haru no hi ni
hana no chiru ramu
On a day in spring
with the light softly extending
into the distance,
one would say the blossoms fall
because of their troubled hearts.
Letter written by Natsume Sōseki discovered (June 10, 2014)
A letter written in 1896 by novelist Natsume Sōseki (1867-1916) to Ikai Takehiko, one of his colleagues at Ehime Prefectural Middle School in Matsuyama, has been discovered at the home of Ikai's grandson in Wakayama City by the grandson's eldest daughter. Ikai had tried to pay a visit to Sōseki before the latter's departure for Kumamoto, but Sōseki had not been at his lodging so Ikai had left a letter and a tanka with the caretaker. Soseki wrote back the next day apologizing for his absence and adding a haiku of his own. Sōseki's letter also included two poem-cards on which Sōseki had written two more haiku. In addition, an 1899 New Year's card from Sōseki, traveling in Ōita Prefecture at the time, was also discovered, suggesting that the two former colleagues had maintained a correspondence.
Unpublished tanka by Yosano Akiko discovered (June 17, 2014)
Two previously unpublished tanka composed by poet Yosano Akiko (1878-1942) have been discovered among five poem-cards in the possession of a restaurant owner in the city of Tsushima, Aichi Prefecture. The poem-cards were apparently written when Yosano visited Tsushima to give a lecture at a girls' school in 1935, and they all bear Yosano's name as well as the brush-inscribed poems themselves. kurenai no / botan saku hi wa / oozora mo / chi ni shitagaeru / kokochi koso sure (On a day when / crimson peonies bloom, / even the broad sky / seems willing to yield / pride of place to the earth.) haru no yo no / nami mo tsuki aru / oozora mo / tomo ni ginshi no / yoreru tokoro wa [or possibly "yoreru tokoro zo"] On a night in spring, / both waves and the broad sky / with its bright moon / seem thoroughly entwined / in strands of silver. The proprietor of the restaurant, Yamada Harunobu, discovered the poem-cards inside a paper box on a storage shelf in the Buddhist altar room of his home. It is thought that the poems were left by Yosano when she stopped for lunch at an inn being operated at the time by Yamada's family.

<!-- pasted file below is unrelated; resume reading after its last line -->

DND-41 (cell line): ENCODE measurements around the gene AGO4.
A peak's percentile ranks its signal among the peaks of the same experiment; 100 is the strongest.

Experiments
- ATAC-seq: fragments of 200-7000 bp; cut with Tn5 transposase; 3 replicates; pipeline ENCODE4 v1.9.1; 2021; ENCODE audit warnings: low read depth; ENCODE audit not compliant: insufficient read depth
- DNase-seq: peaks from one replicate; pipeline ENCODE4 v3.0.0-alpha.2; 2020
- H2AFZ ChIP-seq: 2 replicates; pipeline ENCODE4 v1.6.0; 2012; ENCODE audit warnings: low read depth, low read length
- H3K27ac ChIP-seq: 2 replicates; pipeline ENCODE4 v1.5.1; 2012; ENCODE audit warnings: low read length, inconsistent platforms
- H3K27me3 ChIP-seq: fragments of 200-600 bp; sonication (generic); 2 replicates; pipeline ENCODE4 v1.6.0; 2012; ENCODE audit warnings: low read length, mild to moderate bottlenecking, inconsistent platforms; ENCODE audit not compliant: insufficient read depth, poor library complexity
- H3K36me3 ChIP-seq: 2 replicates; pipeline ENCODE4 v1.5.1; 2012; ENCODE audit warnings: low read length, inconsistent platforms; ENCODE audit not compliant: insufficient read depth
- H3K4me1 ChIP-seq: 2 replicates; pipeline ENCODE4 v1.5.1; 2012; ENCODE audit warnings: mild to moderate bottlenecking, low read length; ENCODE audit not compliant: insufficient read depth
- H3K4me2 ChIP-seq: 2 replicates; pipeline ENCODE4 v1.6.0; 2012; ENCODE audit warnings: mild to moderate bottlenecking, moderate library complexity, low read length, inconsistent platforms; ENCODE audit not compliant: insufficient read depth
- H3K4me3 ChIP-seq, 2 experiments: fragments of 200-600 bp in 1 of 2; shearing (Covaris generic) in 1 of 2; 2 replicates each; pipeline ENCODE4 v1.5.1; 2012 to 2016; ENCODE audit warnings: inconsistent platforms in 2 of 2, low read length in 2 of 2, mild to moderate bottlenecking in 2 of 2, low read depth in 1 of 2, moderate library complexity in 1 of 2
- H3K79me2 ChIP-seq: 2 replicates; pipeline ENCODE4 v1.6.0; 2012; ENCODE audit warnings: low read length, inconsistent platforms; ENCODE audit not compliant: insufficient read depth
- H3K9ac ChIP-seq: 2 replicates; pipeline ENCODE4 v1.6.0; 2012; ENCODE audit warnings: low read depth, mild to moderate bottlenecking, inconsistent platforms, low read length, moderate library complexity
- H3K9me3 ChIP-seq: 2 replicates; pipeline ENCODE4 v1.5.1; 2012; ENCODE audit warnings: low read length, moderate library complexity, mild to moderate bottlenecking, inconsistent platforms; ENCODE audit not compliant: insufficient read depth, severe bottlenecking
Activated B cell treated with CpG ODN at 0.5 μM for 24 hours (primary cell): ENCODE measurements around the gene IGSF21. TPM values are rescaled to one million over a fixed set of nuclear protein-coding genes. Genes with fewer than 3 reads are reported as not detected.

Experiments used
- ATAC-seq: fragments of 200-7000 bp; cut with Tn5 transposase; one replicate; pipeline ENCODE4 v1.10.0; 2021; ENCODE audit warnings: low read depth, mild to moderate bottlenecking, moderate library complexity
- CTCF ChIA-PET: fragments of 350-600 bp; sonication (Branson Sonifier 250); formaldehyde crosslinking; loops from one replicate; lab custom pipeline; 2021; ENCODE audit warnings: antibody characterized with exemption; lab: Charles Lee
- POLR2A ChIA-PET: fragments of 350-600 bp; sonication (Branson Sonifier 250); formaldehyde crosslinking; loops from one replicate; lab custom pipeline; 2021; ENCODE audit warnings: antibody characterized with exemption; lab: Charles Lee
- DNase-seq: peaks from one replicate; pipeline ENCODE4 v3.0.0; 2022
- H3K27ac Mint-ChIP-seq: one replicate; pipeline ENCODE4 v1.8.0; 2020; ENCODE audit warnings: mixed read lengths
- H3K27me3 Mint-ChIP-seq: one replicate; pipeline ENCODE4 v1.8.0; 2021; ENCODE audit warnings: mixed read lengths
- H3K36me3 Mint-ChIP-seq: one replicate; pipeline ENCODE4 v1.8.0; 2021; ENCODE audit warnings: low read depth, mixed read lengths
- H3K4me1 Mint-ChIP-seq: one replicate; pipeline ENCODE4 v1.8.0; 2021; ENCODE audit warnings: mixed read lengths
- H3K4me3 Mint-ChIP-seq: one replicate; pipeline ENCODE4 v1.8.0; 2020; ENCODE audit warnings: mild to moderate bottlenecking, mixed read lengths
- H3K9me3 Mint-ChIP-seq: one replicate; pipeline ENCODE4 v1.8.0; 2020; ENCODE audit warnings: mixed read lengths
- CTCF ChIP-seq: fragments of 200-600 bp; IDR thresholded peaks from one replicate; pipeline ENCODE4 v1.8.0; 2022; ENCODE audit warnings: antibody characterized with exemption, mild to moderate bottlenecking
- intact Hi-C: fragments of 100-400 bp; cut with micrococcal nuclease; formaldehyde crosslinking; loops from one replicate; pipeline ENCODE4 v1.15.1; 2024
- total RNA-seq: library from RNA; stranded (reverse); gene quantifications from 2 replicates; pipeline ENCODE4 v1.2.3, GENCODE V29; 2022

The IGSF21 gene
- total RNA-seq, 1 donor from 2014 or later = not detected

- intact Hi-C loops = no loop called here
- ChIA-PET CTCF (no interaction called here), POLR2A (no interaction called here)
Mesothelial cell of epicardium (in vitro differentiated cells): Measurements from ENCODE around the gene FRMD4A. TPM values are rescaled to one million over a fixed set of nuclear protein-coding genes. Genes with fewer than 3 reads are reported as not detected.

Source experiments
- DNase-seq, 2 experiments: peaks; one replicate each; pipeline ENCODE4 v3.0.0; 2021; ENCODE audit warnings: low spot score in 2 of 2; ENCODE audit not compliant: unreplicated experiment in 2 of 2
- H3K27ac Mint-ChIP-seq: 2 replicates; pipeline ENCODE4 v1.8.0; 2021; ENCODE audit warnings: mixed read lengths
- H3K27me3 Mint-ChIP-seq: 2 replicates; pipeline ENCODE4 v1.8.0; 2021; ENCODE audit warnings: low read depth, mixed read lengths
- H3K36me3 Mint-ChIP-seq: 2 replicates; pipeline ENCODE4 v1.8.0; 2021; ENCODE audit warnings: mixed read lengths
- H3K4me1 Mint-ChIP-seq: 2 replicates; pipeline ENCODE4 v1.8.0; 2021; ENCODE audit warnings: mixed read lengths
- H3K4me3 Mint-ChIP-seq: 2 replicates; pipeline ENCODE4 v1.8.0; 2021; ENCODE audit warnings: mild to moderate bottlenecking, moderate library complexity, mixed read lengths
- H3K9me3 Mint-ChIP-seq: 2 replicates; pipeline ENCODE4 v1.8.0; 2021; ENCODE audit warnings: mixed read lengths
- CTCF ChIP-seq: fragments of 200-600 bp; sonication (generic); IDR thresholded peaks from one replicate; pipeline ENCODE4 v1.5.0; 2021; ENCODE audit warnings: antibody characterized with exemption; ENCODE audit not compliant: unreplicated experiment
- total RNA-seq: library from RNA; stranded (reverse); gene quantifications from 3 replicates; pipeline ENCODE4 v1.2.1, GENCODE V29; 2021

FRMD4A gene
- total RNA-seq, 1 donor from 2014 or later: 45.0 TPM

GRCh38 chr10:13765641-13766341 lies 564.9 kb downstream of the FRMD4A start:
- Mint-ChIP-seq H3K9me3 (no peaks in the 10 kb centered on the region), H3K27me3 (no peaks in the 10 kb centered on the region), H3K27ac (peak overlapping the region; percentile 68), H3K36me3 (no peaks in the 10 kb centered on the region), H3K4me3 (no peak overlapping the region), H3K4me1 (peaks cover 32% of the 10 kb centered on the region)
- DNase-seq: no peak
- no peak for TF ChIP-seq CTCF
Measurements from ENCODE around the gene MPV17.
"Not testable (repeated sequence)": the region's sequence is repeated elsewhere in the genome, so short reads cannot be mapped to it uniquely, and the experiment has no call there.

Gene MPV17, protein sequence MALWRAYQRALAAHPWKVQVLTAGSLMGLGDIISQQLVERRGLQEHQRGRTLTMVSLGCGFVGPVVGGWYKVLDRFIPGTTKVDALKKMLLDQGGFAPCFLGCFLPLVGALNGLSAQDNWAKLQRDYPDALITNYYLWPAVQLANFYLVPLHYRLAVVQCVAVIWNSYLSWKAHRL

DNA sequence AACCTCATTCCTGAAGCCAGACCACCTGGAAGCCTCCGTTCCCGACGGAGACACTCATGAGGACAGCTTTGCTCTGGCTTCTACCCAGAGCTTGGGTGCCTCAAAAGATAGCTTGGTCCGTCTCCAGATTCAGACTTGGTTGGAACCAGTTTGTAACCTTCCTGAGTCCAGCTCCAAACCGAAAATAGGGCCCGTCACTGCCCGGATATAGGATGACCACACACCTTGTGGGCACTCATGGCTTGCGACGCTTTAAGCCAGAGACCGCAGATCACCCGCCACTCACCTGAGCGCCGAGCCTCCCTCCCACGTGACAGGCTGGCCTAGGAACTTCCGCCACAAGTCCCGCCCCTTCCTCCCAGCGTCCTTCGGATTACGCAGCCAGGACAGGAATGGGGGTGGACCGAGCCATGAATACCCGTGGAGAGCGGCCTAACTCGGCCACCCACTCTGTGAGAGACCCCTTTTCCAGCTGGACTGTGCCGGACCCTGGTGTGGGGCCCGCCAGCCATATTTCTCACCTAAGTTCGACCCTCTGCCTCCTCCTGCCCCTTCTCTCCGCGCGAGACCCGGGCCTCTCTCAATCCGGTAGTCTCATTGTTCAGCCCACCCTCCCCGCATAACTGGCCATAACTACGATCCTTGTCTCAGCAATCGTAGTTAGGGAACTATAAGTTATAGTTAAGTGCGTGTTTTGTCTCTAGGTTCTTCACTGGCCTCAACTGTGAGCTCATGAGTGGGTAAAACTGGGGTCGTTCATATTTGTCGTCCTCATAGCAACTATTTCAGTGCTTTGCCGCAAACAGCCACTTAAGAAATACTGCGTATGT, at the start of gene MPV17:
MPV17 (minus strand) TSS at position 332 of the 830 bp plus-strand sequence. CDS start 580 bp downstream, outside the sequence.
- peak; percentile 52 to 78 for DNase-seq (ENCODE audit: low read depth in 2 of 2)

Another tanka by Yosano Akiko discovered (July 2, 2014)
A tanka composed by poet Yosano Akiko (1878-1942) has been discovered in Wakayama Prefecture. The tanka is in praise of a furuya-ishi -- an unusually shaped natural stone often suggestive of mountain landscape -- originally the property of the collector Noguchi Ritarō of Tanabe City and now owned by his grandson Hiroshi. Yasano apparently saw the stone at an exhibition Rintarō held at Mitsukoshi Department Store in Tokyo, and composed the tanka in appreciation. Rintarō had titled the stone, which might be interpreted as a human figure holding an object in its hands, "Mi Fu Admires a Stone." Mi Fu, or Bei Fu in Japanese, was an eccentric but talented Chinese literati of the Northern Song Dynasty who took a special interest in collecting distinctively shaped stones. Yosano's poem humorously notes that Mi Fu has been eternally fixed in stone while admiring a stone of his own. The existence of the poem had previously been documented, but the text was not known.